Scientists announce the new hormone kisspeptin as a potential game changer for men and women distressed by their low sex drive. 

Both studies on men and women, which were published in the journal JAMA Network Open, found that kisspeptin was effective in treating men and women who experience Hypoactive Sexual Desire Disorder (HSDD)—one of the most common forms of low sexual desire.

It’s estimated that 8 percent of men and 10 percent of women worldwide are commonly affected by Hypoactive Sexual Desire Disorder (HSDD).

Despite the prevalence of the disease, treatments in men are lacking while options for women are limited, accompany side effects, or are harmful to try.

Hence the lead study author, Dr. Alexander Comninos, and his colleagues at Imperial College London sought a safe and more effective alternative treatment that can help men and women seeking treatment. 

Findings from this study provide the first-ever clinical evidence that kisspeptin is safe and beneficial in men and women with low sexual desire.

The team explains that kisspeptin is a naturally occurring hormone that works by stimulating other reproductive hormones in the body.

For men, not only was the kisspeptin treatment found to have a positive impact on the brain, but it also enhanced erection. According to the authors, no particular side effects were associated with the drug overall, as it was well tolerated by both genders.

For the study on women, the researchers involved a total of 32 pre-menopausal heterosexual women with an average age of 29 years. The women completed two visits to receive kisspeptin or a placebo. About half were to receive kisspeptin, and the other half were to receive a placebo on their first visit. They were also given questionnaires to fill out concerning their mood and behavior before and after taking kisspeptin and a placebo.

Participants were made to watch short and long erotic videos as well as attractive male faces while the team used functional MRI to investigate their brain activity. Meanwhile, the control group just watched non-erotic workout videos.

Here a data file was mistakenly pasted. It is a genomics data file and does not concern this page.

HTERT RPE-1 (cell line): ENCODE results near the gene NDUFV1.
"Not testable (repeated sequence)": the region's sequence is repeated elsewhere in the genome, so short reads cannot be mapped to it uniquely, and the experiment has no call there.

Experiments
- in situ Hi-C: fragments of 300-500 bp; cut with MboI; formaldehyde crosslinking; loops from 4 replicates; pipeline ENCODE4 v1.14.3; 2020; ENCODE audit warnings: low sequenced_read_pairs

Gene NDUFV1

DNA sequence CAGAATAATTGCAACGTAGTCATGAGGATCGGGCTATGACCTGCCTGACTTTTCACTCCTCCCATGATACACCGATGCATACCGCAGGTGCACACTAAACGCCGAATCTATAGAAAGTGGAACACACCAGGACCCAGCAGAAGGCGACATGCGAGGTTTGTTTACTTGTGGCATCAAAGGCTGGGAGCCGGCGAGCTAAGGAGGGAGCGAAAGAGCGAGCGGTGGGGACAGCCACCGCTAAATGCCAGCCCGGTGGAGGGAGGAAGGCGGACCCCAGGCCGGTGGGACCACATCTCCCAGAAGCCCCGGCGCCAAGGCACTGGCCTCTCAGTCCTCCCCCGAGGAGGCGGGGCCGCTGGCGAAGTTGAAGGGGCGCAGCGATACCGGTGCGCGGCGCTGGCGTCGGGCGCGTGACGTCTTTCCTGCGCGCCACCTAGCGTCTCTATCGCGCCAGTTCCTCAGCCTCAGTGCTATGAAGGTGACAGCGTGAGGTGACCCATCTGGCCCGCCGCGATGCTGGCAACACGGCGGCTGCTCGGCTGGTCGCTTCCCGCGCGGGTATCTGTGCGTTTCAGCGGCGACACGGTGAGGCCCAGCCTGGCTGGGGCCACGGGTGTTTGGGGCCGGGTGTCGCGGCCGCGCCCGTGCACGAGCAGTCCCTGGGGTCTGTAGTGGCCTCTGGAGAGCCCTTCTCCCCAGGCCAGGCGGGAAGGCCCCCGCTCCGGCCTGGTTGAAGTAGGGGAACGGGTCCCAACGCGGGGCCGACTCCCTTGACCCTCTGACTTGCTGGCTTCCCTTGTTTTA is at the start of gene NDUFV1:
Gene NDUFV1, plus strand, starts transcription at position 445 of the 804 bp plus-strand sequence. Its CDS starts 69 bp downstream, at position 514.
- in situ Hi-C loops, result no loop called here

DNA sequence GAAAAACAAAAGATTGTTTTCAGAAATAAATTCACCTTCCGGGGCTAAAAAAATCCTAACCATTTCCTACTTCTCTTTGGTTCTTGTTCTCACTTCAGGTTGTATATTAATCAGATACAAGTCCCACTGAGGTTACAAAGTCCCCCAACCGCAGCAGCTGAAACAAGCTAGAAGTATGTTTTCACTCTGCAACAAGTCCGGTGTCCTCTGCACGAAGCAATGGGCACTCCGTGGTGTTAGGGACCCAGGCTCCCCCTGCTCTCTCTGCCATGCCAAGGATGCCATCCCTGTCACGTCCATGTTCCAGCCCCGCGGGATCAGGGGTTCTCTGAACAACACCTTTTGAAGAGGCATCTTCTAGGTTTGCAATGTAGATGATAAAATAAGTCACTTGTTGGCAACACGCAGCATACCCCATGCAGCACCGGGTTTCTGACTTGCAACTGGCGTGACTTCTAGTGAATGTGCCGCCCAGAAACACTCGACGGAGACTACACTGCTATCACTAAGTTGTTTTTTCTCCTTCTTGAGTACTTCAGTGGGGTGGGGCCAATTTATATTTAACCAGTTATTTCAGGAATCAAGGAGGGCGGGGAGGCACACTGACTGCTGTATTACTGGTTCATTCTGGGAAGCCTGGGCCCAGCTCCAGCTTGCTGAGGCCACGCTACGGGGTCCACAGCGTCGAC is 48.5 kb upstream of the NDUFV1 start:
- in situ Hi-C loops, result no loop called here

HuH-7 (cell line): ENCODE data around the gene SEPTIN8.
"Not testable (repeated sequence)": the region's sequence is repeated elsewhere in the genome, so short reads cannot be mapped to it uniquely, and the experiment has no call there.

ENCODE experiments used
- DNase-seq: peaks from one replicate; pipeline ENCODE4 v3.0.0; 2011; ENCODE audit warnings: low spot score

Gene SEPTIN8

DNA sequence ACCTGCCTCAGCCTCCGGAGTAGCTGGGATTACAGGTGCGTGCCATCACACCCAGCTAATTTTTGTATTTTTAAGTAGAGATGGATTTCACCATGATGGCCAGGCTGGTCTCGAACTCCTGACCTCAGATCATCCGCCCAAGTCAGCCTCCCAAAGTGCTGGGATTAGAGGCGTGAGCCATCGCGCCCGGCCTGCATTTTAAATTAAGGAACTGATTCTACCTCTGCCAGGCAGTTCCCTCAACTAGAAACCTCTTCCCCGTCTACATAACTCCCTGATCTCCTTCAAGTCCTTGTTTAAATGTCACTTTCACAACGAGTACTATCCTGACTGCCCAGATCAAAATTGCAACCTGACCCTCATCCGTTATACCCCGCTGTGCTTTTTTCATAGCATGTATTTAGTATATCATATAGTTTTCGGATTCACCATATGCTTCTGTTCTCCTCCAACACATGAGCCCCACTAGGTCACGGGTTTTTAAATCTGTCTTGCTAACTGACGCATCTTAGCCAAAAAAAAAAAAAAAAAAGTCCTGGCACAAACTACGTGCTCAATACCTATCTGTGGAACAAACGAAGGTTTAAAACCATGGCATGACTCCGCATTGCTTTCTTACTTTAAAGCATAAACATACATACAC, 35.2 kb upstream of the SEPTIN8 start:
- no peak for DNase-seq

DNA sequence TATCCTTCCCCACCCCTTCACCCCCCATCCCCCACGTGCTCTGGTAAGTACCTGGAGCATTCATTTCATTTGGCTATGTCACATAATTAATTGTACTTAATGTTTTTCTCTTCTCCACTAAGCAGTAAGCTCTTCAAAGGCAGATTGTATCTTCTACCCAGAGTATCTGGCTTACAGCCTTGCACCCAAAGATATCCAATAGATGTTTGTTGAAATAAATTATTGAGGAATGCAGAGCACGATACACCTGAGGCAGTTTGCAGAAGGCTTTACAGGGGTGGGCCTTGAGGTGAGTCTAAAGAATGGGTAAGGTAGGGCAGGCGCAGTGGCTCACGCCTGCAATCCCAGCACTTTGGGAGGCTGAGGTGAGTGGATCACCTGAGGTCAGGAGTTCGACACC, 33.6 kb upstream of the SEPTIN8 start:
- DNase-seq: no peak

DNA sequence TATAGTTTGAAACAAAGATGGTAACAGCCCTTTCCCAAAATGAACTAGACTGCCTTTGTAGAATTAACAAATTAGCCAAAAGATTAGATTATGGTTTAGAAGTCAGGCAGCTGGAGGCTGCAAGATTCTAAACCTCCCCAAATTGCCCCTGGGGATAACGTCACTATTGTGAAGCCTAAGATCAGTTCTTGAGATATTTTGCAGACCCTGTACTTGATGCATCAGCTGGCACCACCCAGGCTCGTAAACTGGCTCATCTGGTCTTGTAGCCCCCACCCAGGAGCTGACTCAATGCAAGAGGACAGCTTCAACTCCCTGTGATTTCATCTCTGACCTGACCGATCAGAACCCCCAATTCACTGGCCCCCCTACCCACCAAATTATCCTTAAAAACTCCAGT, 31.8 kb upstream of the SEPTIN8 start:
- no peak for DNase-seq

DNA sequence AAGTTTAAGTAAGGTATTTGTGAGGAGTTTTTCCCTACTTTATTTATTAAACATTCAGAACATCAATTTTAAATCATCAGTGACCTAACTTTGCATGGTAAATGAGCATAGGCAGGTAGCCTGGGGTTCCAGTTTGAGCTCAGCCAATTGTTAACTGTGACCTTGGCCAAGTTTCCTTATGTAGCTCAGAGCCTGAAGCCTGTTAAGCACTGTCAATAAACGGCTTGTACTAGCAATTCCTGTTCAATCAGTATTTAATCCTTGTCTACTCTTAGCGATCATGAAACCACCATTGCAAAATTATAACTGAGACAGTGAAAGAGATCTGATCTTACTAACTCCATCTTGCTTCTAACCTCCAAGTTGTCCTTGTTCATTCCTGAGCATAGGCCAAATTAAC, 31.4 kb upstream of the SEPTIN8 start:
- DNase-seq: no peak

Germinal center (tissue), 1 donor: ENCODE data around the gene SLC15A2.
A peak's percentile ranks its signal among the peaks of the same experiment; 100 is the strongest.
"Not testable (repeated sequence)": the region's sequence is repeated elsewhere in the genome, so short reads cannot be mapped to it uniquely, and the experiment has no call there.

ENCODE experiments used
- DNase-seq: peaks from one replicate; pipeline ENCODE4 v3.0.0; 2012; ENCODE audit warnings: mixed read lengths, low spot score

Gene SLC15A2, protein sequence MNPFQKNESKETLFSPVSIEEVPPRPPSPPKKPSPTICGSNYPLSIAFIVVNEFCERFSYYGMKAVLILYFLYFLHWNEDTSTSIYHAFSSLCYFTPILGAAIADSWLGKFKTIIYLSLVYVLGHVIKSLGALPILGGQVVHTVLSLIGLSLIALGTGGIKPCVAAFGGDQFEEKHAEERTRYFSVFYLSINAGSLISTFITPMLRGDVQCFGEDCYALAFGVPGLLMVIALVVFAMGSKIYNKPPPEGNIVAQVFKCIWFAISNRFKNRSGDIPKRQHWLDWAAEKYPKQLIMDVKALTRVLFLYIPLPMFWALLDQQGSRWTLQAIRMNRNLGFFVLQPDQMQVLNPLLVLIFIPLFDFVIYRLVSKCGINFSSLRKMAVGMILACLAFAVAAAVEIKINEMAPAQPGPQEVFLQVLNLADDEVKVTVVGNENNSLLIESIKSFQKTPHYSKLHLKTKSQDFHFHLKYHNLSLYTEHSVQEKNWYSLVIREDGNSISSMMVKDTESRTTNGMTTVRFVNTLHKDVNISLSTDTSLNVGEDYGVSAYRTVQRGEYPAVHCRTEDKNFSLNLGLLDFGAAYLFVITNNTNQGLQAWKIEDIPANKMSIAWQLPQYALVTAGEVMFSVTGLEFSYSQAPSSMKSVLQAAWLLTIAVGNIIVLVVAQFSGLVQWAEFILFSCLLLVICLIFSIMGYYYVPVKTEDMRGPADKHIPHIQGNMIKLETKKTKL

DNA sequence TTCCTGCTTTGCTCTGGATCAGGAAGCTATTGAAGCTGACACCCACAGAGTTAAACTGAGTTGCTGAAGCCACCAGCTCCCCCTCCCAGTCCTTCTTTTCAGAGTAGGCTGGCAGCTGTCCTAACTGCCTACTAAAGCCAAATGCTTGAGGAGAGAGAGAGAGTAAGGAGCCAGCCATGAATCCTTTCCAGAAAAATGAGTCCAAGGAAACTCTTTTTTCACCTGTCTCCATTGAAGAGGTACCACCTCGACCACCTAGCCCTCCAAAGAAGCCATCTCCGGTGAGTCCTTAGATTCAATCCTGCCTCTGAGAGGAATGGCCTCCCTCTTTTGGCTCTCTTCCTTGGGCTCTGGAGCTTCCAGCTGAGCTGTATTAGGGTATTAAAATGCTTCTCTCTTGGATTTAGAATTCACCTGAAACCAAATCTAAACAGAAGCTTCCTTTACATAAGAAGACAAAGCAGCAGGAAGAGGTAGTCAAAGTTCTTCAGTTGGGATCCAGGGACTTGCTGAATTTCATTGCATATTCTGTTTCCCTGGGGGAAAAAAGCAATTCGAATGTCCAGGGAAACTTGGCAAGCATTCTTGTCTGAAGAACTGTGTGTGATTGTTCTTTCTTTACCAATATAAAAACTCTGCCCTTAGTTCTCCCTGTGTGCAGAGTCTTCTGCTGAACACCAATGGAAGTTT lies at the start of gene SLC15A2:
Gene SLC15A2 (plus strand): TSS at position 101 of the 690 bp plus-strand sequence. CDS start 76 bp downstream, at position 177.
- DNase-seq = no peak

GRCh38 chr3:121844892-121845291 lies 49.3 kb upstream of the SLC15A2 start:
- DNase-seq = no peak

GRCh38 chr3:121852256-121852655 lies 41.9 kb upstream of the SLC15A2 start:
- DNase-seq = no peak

In the end, the team found that women who were more distressed by their overall sexual function and low sexual desire showed higher kisspeptin-enhanced brain activity in the hippocampus—a key structure involved in women’s sexual desire—upon watching short sexual content.

In addition to that, kisspeptin administration was also found to activate the posterior cingulate cortex (another key behavioral area appearing after seeing highly attractive male faces), which was linked to reduced sexual aversion in the participants.

Participants also revealed that they felt “sexy” after taking kisspeptin compared with the placebo.

For the study on men, the researchers enrolled 32 right-handed heterosexual men between the ages of 21 and 52 who were troubled by their low sex drive. The team collected their blood samples before and after taking kisspeptin. Just like the study on women, they were made to watch both short and long erotic videos. Only this time, they recorded the degree of penile rigidity.

The results showed that kisspeptin significantly increased brain activity in key erotic-processing brain structures as well as promoted erection by up to 56 percent more than the placebo upon watching the erotic video. 

Kisspeptin was also found to increase sexual desire and arousal among those with low libido similar to the women’s study. And on top of that, the men reported “happiness about sex” compared with the placebo.


Given the benefits kisspeptin has on treating men and women with distressing sexual problems, the team, however, sees the need to conduct further trials in a larger population and establish it as a more realistic treatment.

Altogether, they conclude kisspeptin may offer the first safe and much-needed intervention for Hypoactive Sexual Desire Disorder (HSDD) in both genders.

A patient’s story about the treatment 

A 44-year-old man whose name was hidden opted to be included in the trial due to previous problems with his sexual desire and performance.

According to him: “The issue had always been detrimental to sustaining relationships. I would often make excuses as to why my sexual appetite was low.”

“For example, I would blame stress at work or tiredness as a reason instead of being honest. I had tried other performance-supporting medication like Viagra.”

He explained that it was pretty much ineffective as the case was his low desire.

He also felt embarrassed and found it difficult to share with his past partners, fearing they may confuse it with a lack of attraction to them.

The trial participant said: “I was keen to learn whether there was a solution to my problem and learn more about my condition.”

“I received the kisspeptin infusion in June 2021 and I noticed a difference in terms of my sexual desire,” he continues. “The week I had the kisspeptin infusion we conceived our son, who was born in March 2022. I had the best possible outcome as a result of the trial.”

“I also learnt a lot more about myself and my condition. I am really pleased to have contributed to this trial, which has been life-changing for me.”

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